It is plain to see how this experiment could be used in explaining why some people become depressed as it does have good face validity (it makes perfect sense.) For example, if a person has many traumatic or unpleasant throughout their life they may come to believe that no matter what they try to do, they cannot change or improve their situation. Seligman called this ‘learned helplessness’ which has many symptoms that are portrayed in depression. However, a critique of Seligman’s work would be that he used dogs and not humans so it is difficult to say whether the experiment can be applied to humans at all. It also did not take into account whether biological causes could contribute to the symptoms the dogs showed or depression in general. Indeed, Pratt (1980) also stated that the dogs acted more like trauma victims and those suffering from Post-Traumatic Stress Disorder (PTSD) than depression. He also criticised the experiment by saying that the electric shocks could have also traumatised the dogs to the point of debilitation and being ‘paralysed by terror.’ Pratt also made the distinction that even though the dogs showed passivity, lower aggression and helplessness they did not show the typical signs of depression such as sadness or low mood, and in any case deciphering these moods from a dog would be particularly difficult. It could be said that in fact, Seligman’s experiment is not particularly relevant to depression at all, but more to PTSD. (Kathryn Hahner, 2012) The other issue if is that of ethics, repeating the experiment now would certainly raise issues to do with cruelty to animals, as it caused the dogs suffering and that could be said even if humans were used. Another criticism that could be made of Seligman’s work is that it does not explain why people blame themselves or external factors on their bad experience; neither does it explain why some people who are depressed, blame their successes on luck. Abramson (1978) expanded on this criticism, and concluded that people attribute their failures either internally (self-blame), globally (thinking their failure will affect everything they do) and in a stable manner (where they think their bad situation will last forever). Moreover, those who base their success on luck are more likely to become depressed; however, he did believe that it was these perceptions on their experiences that caused the learned helplessness. This in turn shows that Seligman’s theory may be reductionist as his work on focuses on recurrent bad experiences alone that cause people to feel helpless and depressed.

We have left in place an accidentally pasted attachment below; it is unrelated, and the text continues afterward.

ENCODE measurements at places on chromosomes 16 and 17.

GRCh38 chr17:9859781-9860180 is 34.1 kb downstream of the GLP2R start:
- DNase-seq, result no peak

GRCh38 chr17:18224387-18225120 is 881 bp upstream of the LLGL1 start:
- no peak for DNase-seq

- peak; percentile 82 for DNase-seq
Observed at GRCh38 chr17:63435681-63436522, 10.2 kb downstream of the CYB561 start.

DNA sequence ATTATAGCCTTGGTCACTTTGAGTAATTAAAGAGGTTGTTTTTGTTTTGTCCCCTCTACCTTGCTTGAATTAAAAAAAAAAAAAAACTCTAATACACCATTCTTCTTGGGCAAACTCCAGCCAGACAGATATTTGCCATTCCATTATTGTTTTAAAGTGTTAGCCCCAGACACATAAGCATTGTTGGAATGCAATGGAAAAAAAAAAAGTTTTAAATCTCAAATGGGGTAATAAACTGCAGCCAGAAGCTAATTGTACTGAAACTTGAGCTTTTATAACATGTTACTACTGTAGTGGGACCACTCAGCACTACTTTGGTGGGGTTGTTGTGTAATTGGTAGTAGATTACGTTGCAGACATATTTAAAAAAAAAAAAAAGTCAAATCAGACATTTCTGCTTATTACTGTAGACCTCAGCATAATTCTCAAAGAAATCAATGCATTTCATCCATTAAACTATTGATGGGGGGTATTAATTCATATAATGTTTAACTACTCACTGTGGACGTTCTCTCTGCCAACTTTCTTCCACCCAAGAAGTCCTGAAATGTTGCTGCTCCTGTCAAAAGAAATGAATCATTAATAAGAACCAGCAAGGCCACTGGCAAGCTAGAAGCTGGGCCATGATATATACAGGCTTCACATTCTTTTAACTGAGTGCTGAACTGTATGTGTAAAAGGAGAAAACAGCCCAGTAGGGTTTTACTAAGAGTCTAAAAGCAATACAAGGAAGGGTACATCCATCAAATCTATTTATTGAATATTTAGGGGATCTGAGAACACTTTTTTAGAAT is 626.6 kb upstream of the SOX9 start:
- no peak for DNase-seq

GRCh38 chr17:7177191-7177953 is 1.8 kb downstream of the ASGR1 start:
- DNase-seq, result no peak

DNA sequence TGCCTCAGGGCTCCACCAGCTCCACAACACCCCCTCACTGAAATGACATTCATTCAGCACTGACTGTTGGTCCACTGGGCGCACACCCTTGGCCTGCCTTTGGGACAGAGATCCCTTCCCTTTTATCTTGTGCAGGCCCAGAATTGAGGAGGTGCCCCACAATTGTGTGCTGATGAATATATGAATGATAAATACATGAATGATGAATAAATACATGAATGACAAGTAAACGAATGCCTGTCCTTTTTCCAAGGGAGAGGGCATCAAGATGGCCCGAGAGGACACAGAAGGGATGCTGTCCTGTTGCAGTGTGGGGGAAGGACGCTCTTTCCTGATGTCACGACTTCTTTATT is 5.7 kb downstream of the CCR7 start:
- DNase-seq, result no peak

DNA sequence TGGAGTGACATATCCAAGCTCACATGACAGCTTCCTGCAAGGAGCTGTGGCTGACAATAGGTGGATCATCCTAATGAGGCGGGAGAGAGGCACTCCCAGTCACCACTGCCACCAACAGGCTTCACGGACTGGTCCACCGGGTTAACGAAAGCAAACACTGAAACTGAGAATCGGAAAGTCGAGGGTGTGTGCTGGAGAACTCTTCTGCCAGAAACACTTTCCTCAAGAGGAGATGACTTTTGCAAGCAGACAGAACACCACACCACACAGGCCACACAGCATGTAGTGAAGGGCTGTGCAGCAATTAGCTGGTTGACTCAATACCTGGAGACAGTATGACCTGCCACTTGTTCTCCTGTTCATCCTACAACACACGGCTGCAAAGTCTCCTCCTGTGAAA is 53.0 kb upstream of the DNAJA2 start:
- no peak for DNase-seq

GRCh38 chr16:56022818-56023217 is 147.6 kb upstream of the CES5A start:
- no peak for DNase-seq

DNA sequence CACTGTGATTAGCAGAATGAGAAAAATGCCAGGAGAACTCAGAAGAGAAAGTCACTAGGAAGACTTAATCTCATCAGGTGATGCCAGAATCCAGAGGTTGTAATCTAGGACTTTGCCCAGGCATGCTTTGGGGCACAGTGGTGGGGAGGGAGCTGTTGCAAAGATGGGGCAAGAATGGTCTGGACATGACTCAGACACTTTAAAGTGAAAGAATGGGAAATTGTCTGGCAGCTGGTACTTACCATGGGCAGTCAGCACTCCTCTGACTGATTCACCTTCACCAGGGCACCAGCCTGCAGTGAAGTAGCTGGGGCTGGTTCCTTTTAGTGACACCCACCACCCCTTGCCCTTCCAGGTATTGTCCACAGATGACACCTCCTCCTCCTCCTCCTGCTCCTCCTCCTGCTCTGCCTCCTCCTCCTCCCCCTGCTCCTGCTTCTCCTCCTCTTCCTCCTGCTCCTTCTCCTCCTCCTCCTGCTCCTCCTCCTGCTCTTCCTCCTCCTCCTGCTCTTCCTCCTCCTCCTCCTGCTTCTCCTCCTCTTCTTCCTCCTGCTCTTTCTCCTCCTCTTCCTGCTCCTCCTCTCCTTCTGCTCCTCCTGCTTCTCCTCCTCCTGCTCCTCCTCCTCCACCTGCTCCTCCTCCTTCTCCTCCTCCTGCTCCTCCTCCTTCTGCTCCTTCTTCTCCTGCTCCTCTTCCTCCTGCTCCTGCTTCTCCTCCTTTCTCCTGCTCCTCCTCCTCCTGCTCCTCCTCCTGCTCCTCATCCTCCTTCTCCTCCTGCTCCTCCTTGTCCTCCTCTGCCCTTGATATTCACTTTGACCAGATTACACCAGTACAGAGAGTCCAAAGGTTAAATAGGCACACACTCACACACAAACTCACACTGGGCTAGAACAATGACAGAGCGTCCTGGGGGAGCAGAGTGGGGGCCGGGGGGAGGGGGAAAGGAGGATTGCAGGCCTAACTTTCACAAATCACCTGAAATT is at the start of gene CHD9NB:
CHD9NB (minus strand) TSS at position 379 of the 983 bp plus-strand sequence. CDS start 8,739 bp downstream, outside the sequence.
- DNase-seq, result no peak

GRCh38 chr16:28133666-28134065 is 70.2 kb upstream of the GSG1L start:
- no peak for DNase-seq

An additional cognitive- behavioural theory on the cause of depression is that of Aaron Beck (1974). He hypothesised that people with negative thoughts towards themselves, or those that have low self-esteem are far more susceptible to suffer from depression, and that the negative perceptions that they held towards themselves were built up through negative experiences. Beck assumed that experiences in childhood could lead to a cognitive triad that could lead to depression. This triad is built up of three areas in which people hold negative thoughts: the self, the world and the future. In addition, those people who have depression or are susceptible to depression magnify their bad experiences, but minimise the good experiences. He also stated that those who are likely to become depressed suffer from bias towards focussing on only negative situations, and think in a ‘black and white’, all or nothing fashion. Weissman and Beck (1978) started using self-schemas to try to find out how people perceived themselves and the world around them. They found that those people with negative self-schemas were far more likely to get depression. White (1985) agreed that there was enough evidence to suggest that Beck’s theory was correct, yet it does not show the true causality of the depression and that he did not recognise that logical errors might be caused by biological factors, such as a chemical imbalance in the brain. (Richard Gross, 2000) Beck’s theory is based on questionnaires, which leads to the question: ‘can you tell whether someone is depressed just through doing a questionnaire?’ His research is probably not entirely reliable as the participators of the questionnaire are affected by social desirability- people may want the assessor to like them and not to stigmatise them; so they form their answers to try to influence the assessor’s view of them.